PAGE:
My broken brain, or, "this is just to say"

To everyone who has reached out over the past few weeks and months, THANK YOU. If you sent flowers, a card or a text message, left a comment or said a prayer, thank you thank you thank you from the bottom of my heart -- what you said was perfect*. I have felt so embraced by so many people, completely supported and loved. Thank you so much, everyone.

The only downside to receiving this overflow of love and support is that I know I've failed to respond to some people and left you hanging, waiting for a reply or acknowledgement. I'm so sorry, and I hope you'll understand that my brain simply isn't functioning the way I'm accustomed. I'm sharing the post below from the incredible Megan Devine of Refuge In Grief to expand on this idea. Please forgive me if I've not responded, my brain is broken right now.

When my mom died, Arly was just 5 weeks old and all of a sudden, my brain became completely inelastic. It felt like any flexibility had been absorbed by this huge shock and loss, and so my brain got incredibly rigid (not my normal state, to say the least). It took me quite a while to relax from that place and get back into the flow of life. During that time I was diagnosed with ADHD which I'm certain wont surprise my teachers** one bit and was certainly no great surprise to me, either. I studied the ADHD brain through books (ask me for my recommendations), a coach, videos from How to ADHD and comics from Dani Donovan, and the grief brain through online courses via What's Your Grief, Megan Devine's writing group, the Mourning Herald newsletter from Alica Forneret and so so much more. It's been a ride, folks. I've learned a lot, but the main takeaway is "Megan, cut yourself some slack" and that's what I'm doing this time around.

So, if you wrote and I didn't respond, it might be because I tried to find the perfect words and was unable to achieve the impossible, so I just didn't act. It could be that I thought I imagined my response so vividly that my broken brain thinks I sent it. I might have gotten 8 texts in a span of 5 minutes (which has happened multiple times these past weeks, talk about feeling loved) and I read and then let them fall through the cracks. No matter what the reason, please know that every person who said anything said the perfect thing and I'm deeply appreciative.

Anyway, all of this is just to say***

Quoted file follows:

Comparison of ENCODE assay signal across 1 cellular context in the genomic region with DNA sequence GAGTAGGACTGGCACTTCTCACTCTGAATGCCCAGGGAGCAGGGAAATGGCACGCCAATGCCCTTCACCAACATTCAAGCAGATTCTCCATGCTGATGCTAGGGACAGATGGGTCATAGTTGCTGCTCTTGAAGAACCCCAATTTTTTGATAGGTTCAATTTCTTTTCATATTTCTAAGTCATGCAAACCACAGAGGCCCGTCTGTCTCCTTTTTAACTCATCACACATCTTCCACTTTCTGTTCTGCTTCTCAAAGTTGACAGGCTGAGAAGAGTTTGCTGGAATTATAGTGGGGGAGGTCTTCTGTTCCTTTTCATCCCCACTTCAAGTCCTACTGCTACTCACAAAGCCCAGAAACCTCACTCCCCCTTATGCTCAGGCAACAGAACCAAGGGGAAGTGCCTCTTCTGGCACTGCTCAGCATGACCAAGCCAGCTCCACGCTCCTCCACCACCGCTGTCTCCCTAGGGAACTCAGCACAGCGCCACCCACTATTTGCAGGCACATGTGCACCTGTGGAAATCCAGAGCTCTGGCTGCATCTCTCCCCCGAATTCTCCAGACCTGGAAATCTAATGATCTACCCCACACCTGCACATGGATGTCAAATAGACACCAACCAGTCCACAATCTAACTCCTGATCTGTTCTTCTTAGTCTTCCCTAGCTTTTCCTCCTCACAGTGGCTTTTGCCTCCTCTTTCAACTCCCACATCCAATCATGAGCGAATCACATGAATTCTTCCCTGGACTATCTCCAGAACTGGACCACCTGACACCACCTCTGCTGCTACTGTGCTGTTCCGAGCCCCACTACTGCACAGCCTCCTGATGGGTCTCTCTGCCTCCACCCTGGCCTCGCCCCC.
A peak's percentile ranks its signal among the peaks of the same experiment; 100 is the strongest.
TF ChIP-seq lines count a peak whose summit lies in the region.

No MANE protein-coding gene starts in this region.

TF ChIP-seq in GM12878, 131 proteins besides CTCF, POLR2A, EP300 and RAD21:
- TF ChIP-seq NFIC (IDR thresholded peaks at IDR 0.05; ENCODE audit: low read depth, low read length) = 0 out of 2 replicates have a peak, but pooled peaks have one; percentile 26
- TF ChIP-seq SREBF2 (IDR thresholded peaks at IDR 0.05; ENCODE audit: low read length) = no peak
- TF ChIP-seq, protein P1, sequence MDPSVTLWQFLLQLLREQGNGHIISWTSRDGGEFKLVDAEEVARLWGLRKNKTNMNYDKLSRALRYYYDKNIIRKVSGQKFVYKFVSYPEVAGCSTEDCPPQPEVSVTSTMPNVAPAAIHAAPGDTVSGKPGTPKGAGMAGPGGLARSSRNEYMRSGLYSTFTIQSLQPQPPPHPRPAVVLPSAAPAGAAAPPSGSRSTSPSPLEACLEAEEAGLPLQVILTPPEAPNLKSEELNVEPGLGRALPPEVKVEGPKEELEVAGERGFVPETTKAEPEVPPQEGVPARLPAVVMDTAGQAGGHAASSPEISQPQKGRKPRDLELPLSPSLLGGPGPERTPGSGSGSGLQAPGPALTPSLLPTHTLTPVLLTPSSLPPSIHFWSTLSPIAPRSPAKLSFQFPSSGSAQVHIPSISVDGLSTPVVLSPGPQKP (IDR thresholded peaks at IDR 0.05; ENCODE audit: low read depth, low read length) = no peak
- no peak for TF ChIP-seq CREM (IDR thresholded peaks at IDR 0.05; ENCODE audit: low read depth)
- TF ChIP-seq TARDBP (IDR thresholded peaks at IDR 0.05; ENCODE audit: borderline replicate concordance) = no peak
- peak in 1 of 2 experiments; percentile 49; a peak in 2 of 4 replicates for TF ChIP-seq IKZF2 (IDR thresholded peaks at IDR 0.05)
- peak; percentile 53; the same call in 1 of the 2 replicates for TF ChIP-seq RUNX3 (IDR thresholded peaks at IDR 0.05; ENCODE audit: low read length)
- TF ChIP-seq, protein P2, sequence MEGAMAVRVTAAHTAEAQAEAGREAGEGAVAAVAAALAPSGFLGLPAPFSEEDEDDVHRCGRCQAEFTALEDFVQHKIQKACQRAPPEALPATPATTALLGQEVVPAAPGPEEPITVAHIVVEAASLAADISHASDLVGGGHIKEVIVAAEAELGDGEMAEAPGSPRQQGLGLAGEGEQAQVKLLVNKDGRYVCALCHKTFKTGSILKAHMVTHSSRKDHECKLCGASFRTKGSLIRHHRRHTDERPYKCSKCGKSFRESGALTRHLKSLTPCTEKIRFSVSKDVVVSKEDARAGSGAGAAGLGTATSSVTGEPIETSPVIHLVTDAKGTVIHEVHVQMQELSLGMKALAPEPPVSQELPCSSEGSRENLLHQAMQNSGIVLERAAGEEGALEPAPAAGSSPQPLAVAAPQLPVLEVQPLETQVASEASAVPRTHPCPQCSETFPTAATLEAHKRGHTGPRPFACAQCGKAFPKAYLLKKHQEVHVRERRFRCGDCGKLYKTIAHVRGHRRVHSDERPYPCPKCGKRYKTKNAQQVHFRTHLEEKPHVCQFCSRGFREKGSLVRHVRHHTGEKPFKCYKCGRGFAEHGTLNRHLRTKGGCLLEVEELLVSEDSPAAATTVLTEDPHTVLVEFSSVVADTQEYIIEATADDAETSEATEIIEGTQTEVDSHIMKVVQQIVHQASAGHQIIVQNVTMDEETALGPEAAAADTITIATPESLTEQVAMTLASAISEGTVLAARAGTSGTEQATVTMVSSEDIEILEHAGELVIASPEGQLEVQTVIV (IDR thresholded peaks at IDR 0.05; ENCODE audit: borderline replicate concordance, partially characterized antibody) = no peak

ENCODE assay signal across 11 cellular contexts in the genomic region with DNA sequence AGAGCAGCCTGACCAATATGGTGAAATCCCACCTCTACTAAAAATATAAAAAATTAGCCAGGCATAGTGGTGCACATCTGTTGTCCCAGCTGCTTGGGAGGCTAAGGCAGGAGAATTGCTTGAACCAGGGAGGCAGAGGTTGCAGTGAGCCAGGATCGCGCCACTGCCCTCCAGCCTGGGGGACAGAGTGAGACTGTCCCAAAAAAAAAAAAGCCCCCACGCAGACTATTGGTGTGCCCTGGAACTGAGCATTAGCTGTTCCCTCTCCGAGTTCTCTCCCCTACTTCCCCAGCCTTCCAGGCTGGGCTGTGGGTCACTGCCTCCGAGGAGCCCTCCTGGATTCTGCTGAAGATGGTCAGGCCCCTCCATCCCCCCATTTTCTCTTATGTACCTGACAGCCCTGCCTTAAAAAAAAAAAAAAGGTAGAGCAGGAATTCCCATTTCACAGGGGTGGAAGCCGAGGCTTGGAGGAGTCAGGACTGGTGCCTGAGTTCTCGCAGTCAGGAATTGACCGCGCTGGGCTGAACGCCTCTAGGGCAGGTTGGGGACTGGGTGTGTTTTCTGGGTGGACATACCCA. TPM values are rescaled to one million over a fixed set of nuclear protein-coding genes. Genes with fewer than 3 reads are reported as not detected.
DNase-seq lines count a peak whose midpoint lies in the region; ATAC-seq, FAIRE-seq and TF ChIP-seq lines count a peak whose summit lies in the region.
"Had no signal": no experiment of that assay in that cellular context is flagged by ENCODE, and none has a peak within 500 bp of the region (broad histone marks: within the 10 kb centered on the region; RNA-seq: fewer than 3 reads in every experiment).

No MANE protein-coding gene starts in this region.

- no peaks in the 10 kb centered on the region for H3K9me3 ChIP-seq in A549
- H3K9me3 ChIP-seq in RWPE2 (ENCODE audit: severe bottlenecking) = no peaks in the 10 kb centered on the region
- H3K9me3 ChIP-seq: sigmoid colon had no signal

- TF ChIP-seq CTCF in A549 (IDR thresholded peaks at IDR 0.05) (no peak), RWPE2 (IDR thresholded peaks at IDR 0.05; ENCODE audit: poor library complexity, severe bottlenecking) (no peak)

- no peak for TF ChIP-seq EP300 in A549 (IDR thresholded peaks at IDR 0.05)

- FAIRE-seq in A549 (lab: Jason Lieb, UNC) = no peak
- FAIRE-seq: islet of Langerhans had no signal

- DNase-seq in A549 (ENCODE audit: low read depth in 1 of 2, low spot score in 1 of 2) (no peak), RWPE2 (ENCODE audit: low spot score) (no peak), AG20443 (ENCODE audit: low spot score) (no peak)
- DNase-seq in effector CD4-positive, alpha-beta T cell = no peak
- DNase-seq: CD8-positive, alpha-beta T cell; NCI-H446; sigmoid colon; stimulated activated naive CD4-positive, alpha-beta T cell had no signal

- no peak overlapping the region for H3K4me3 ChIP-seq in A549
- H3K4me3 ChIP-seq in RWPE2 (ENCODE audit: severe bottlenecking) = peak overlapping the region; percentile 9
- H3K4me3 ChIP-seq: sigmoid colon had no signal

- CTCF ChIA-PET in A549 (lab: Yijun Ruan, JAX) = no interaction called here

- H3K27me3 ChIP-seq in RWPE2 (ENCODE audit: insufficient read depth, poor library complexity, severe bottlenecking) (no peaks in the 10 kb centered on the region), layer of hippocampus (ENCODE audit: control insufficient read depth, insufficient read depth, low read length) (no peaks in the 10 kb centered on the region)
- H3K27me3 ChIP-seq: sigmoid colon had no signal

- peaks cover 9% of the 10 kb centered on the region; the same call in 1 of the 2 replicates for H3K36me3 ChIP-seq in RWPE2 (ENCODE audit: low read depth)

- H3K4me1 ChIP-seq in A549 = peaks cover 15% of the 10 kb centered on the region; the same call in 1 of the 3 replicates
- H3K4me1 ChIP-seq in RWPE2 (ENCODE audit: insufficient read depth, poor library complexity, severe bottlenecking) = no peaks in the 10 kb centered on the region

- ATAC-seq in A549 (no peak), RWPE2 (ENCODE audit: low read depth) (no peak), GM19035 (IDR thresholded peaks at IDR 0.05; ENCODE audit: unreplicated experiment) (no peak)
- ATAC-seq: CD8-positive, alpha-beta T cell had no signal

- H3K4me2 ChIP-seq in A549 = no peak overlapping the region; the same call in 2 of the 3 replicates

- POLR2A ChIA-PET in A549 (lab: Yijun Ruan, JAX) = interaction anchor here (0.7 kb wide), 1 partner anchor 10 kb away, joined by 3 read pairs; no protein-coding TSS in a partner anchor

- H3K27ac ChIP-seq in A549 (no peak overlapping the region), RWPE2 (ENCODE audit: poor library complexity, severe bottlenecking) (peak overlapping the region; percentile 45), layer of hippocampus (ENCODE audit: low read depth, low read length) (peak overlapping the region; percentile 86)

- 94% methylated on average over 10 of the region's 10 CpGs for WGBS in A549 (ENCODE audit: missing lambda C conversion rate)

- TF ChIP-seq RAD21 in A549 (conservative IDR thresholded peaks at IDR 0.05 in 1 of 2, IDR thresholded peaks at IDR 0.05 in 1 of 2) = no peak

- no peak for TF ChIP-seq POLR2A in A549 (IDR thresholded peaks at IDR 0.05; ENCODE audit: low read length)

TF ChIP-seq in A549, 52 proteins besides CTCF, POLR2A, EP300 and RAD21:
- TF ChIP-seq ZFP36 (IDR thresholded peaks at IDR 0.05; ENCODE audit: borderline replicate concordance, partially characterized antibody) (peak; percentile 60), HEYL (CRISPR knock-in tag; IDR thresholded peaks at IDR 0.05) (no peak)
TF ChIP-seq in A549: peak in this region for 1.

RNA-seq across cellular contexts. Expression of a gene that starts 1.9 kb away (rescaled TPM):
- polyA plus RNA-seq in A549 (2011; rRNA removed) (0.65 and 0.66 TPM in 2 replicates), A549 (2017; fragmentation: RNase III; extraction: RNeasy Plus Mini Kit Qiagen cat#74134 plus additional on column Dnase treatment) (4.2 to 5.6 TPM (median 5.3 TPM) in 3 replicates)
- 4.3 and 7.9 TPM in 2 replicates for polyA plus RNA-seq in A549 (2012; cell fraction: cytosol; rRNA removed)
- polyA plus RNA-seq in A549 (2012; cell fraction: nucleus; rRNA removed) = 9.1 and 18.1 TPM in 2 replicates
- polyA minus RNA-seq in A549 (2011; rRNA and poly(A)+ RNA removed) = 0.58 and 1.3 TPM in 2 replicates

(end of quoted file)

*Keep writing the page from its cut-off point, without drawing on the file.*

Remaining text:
I have not responded
to your messages
which you sent
last week

and which
you probably wrote
with great care

Forgive me
they were heart-healing
so kind
and so sad.

----------

*I'm always looking for the perfect words and coming up short, but this experience has shown me that when people speak with the heart, they always find the perfect words -- each of you did.

**Thank you Patti, Janis, Julie (preschool), Susan (1st), Sharon (2nd) and Mark (3rd & 4th) for your encouragement in those first years of school which made all the difference. Thank you Karen (9th), Harry (11th) and Bill (12th) for not letting me skate by. I'm so lucky to have found my way to your classes.

***In the style of John Carlos Williams...I mean, all my teachers are tagged on this note, of course I have to show off a bit.

_________

Originally posted on Facebook, 8/25/19

You asked: "What are good books about death, dying and funerals?"

Since I started this journey to becoming an Independent Funeral Consultant over a year ago, I’ve taken on all kinds of trainings and readings but one of the richest sources of information has consistently been from…Reddit! Yes, the time-waster of all time-wasters is now a valuable and regular resource for me on a purely professional level. Trust me, no one is more surprised about this than me.

A user posed the question on r/deathpositive:

I am interested in being a person that people can lean on at times of grief. Someone who knows about your rights, but will also hold vigil during the active dying process, help care for the body immediately after death, let you know that there are burial options beyond embalming and caskets. Besides becoming knowledgeable about the rights of those who are dying, and options for the recently deceased and their families, what else should I read up on?